How do you identify yourself, by citizenship, culture, color/race, and faith? How can I challenge my thinking and get to know someone who is different from me? Where have I brushed off someone who is not in my social circle at school or in my community?
Join area students on Sunday, February 28th from 4:00-5:30pm for fuZe: An Interfaith and Community Youth Allyship Conference.
We will foster understanding and empathy amongst a diverse Gen Z group. Participants will gain an understanding of how to challenge their own perspectives, the importance of community service, and techniques to “become comfortable with being uncomfortable” with the inclusion of new faces in their own social circles. Together, we will learn that even with different faiths and cultures, we can be brought together with shared humanity. This conference will lay the foundation for relationships based on trust, consistency, and accountability for embracing each other’s differences, creating a future generation of allies and a path to social justice.
We will meet on February 28 online on Zoom, but we look forward to future events bringing conference participants together in-person, when possible.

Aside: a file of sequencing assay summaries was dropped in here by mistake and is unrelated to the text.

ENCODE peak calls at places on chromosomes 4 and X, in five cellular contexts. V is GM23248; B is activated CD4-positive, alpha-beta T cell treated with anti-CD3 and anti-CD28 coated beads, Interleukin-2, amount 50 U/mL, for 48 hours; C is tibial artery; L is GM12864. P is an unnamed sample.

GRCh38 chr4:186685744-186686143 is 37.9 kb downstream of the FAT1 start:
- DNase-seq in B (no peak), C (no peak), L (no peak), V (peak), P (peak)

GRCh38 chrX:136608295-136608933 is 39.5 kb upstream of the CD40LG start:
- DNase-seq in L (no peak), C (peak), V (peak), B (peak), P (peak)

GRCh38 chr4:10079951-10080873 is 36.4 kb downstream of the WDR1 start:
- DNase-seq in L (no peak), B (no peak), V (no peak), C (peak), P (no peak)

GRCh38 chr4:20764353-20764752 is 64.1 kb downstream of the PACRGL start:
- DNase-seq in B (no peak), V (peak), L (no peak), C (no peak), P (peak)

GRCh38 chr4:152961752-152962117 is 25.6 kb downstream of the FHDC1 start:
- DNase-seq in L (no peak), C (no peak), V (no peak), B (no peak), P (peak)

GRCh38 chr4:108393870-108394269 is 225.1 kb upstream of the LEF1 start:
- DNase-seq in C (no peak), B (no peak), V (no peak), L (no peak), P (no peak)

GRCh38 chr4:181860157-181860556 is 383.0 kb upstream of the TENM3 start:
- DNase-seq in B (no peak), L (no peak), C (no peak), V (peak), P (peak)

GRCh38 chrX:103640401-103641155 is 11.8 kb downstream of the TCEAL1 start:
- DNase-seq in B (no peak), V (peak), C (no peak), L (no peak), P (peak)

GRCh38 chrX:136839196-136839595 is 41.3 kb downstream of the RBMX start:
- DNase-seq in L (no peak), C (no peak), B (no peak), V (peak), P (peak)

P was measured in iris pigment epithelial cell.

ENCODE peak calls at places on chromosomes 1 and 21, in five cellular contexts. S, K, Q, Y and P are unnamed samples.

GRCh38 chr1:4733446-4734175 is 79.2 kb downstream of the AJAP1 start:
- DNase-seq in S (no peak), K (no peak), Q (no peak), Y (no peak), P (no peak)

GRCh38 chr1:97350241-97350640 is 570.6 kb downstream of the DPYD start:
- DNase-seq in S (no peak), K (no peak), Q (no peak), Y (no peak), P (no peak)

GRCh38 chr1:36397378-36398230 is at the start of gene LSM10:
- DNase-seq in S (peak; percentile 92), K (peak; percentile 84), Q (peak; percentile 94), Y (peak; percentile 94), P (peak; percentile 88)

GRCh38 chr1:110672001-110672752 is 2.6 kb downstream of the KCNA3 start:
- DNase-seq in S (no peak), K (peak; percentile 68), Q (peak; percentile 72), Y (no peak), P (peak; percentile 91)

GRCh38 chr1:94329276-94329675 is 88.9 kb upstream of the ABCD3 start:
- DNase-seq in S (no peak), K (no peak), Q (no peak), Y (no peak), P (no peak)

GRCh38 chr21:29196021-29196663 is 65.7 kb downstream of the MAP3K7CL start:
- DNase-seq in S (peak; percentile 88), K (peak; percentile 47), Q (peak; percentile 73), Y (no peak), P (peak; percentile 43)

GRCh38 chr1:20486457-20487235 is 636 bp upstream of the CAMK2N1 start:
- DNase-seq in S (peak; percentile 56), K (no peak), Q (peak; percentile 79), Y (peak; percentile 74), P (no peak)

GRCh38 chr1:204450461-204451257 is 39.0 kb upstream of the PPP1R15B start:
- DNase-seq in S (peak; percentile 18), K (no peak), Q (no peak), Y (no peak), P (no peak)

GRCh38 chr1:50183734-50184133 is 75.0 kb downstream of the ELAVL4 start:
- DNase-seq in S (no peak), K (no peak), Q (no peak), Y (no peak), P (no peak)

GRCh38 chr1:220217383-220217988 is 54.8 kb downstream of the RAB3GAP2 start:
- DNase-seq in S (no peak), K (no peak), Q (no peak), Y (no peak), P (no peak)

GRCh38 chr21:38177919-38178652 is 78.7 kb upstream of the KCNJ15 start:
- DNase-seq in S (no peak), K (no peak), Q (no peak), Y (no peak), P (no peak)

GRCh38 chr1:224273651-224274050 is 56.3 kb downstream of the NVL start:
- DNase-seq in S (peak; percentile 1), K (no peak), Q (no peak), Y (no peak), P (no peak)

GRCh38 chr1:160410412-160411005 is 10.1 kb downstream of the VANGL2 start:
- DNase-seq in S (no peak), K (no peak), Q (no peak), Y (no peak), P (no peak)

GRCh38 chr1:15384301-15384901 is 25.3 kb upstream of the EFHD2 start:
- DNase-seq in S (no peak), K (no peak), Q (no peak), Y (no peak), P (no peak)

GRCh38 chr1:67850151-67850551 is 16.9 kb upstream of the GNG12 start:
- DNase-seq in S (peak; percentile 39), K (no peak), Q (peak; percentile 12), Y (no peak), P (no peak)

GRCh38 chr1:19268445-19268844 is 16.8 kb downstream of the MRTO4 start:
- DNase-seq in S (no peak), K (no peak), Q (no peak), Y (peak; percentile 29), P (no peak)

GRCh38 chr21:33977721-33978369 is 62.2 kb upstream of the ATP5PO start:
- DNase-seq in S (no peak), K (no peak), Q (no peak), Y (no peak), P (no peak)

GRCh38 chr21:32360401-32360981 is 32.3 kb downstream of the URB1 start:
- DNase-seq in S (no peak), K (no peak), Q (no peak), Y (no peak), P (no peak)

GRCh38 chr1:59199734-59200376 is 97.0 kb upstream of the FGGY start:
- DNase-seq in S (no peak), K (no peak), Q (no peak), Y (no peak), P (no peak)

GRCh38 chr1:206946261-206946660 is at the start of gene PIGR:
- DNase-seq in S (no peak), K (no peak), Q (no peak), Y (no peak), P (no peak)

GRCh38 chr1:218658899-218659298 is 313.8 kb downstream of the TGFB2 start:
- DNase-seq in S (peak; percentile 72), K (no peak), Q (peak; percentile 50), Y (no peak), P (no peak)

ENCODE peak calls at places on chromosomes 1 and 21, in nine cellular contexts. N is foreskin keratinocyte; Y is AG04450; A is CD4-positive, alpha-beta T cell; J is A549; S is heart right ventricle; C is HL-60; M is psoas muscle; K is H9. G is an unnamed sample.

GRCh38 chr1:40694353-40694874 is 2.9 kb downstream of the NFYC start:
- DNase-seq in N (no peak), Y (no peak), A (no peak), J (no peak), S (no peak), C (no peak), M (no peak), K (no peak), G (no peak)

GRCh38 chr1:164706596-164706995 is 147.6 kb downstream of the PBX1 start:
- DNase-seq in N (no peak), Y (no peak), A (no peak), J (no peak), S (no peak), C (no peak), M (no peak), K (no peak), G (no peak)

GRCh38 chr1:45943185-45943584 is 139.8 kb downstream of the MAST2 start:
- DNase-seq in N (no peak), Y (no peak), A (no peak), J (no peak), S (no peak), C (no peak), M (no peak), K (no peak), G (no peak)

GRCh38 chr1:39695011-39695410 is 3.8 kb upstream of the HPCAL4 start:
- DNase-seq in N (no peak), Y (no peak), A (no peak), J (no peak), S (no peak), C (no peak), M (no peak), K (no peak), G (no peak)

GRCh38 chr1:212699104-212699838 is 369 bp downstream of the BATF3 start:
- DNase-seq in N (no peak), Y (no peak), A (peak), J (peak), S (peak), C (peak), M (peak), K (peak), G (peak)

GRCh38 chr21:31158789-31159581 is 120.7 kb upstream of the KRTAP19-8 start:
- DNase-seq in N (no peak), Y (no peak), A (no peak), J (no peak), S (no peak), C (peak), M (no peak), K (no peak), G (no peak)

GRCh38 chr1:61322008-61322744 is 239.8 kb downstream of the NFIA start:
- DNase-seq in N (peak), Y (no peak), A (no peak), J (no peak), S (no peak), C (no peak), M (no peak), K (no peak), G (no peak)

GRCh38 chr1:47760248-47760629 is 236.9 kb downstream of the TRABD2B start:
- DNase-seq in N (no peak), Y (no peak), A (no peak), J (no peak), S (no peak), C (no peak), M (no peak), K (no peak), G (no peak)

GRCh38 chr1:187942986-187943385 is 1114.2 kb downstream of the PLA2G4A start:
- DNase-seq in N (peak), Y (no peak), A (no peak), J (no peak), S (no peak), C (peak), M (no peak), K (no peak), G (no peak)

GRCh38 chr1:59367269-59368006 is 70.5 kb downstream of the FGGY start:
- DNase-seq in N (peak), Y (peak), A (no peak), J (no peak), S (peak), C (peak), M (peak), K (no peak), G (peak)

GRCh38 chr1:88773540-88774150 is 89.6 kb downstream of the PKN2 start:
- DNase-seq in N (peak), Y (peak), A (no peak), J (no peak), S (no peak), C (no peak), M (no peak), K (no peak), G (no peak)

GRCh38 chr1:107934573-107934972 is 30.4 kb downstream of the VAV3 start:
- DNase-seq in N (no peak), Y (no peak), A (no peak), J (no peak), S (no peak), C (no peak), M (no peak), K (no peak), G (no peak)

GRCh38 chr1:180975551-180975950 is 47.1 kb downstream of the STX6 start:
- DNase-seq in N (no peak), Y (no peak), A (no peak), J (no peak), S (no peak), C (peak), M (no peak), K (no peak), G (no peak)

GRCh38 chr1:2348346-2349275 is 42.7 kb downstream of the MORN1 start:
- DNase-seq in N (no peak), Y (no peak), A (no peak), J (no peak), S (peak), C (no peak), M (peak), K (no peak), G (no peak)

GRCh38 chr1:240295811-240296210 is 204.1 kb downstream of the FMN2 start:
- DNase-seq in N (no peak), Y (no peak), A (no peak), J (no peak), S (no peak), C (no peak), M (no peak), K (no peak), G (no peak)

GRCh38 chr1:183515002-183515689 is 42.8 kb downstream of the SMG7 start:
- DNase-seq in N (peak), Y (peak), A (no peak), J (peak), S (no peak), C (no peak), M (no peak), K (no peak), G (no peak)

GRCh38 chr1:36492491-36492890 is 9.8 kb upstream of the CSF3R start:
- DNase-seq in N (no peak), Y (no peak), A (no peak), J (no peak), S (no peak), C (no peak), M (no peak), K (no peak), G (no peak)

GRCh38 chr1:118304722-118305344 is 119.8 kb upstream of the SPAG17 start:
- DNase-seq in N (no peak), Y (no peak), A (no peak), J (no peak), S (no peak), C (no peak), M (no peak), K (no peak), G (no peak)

Interested? Email with questions or register here.
Presented by Dar al-Hijrah Islamic Center, Welcoming Falls Church, and MOM Network
What to expect. We have two great speakers to kick off the session:
Dr. Tanya Roane is an energetic, driven, and visionary instructional leader with a passion for identifying ways to raise student achievement. She is currently serving as principal of two campuses in the D.C. Public Schools, the Inspiring Youth Program (IYP) and the Youth Services Center (YSC), which both serve incarcerated youth pursuing alternative paths to graduation while in the D.C. jail and detention center.
Imam Johari-Malik, former Director of Outreach at the Dar Al Hijrah Islamic Center, was the first Muslim Chaplain at Howard University (HU) and is the former Head of the National Association of Muslim Chaplains in Higher Education. Raised a Christian, he reverted to Islam as a young adult and brings tremendous inter-faith perspectives. He was also critical to DAH’s community engagement post-9/11.
After hearing these two dynamic speakers, we will move into interactive small groups to allow participants to get to know each other, and some structured questions will be provided to channel the discussions. We hope the speakers themselves will be able to rotate through the small groups to provide more personal engagement.
We will conclude by bringing us all back together to share insights and look ahead to an in-person youth conference in the fall.
We hope you can join us!